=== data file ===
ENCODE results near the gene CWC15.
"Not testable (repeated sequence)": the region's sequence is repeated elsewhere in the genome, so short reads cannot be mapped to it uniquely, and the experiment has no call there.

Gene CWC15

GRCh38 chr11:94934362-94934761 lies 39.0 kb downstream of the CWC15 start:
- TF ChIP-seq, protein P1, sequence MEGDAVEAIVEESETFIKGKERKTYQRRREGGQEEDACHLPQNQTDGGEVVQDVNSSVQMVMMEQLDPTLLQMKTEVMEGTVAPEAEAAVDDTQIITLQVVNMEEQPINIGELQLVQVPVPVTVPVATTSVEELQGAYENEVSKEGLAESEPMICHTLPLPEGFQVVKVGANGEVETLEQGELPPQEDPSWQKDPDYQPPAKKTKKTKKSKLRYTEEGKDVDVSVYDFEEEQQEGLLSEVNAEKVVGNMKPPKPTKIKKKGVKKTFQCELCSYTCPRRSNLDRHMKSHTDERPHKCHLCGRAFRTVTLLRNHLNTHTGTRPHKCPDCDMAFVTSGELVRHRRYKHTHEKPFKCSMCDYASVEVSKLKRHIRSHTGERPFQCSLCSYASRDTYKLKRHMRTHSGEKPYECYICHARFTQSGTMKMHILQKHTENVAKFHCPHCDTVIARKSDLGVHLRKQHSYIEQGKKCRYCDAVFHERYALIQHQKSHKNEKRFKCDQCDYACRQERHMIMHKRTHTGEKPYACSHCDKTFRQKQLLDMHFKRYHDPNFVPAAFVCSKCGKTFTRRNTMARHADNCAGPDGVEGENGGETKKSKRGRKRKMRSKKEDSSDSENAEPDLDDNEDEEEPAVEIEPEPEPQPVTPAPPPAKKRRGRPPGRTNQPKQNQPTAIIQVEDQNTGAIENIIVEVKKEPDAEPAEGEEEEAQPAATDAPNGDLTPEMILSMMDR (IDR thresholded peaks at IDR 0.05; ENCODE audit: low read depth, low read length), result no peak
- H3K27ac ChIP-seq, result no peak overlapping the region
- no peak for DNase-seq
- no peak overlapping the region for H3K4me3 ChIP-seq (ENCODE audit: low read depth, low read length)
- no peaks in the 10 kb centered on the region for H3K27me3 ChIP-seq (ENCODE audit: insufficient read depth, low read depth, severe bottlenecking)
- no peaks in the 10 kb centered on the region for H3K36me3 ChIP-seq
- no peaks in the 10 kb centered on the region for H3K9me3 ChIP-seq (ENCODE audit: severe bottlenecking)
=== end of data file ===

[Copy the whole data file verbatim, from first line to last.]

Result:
ENCODE results near the gene CWC15.
"Not testable (repeated sequence)": the region's sequence is repeated elsewhere in the genome, so short reads cannot be mapped to it uniquely, and the experiment has no call there.

Gene CWC15

GRCh38 chr11:94934362-94934761 lies 39.0 kb downstream of the CWC15 start:
- TF ChIP-seq, protein P1, sequence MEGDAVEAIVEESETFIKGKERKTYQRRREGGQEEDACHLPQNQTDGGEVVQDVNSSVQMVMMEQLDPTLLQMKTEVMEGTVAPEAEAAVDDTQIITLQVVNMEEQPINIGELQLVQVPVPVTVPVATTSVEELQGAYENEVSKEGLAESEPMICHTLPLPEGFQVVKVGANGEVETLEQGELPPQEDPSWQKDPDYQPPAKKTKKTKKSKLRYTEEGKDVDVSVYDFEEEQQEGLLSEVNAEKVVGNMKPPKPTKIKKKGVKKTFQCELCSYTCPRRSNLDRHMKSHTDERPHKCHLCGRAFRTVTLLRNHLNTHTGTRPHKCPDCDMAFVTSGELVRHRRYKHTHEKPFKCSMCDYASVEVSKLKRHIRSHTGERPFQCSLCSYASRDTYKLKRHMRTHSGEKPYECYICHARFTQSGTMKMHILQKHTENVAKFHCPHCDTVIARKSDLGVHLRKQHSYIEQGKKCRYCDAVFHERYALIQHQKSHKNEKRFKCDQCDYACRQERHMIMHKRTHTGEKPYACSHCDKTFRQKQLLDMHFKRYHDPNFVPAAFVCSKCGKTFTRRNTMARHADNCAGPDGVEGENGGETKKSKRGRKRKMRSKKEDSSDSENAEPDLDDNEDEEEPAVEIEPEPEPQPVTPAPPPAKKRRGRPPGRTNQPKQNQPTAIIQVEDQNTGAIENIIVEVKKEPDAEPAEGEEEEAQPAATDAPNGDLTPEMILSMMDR (IDR thresholded peaks at IDR 0.05; ENCODE audit: low read depth, low read length), result no peak
- H3K27ac ChIP-seq, result no peak overlapping the region
- no peak for DNase-seq
- no peak overlapping the region for H3K4me3 ChIP-seq (ENCODE audit: low read depth, low read length)
- no peaks in the 10 kb centered on the region for H3K27me3 ChIP-seq (ENCODE audit: insufficient read depth, low read depth, severe bottlenecking)
- no peaks in the 10 kb centered on the region for H3K36me3 ChIP-seq
- no peaks in the 10 kb centered on the region for H3K9me3 ChIP-seq (ENCODE audit: severe bottlenecking)